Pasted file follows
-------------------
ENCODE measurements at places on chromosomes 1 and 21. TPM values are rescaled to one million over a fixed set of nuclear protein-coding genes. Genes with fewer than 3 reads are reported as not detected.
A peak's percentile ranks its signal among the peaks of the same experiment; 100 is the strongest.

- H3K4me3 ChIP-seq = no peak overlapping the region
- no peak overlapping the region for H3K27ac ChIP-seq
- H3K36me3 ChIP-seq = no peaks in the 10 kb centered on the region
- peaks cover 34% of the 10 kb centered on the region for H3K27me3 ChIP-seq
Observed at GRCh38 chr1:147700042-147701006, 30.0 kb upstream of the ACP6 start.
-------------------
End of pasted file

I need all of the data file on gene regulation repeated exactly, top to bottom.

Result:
ENCODE measurements at places on chromosomes 1 and 21. TPM values are rescaled to one million over a fixed set of nuclear protein-coding genes. Genes with fewer than 3 reads are reported as not detected.
A peak's percentile ranks its signal among the peaks of the same experiment; 100 is the strongest.

- H3K4me3 ChIP-seq = no peak overlapping the region
- no peak overlapping the region for H3K27ac ChIP-seq
- H3K36me3 ChIP-seq = no peaks in the 10 kb centered on the region
- peaks cover 34% of the 10 kb centered on the region for H3K27me3 ChIP-seq
Observed at GRCh38 chr1:147700042-147701006, 30.0 kb upstream of the ACP6 start.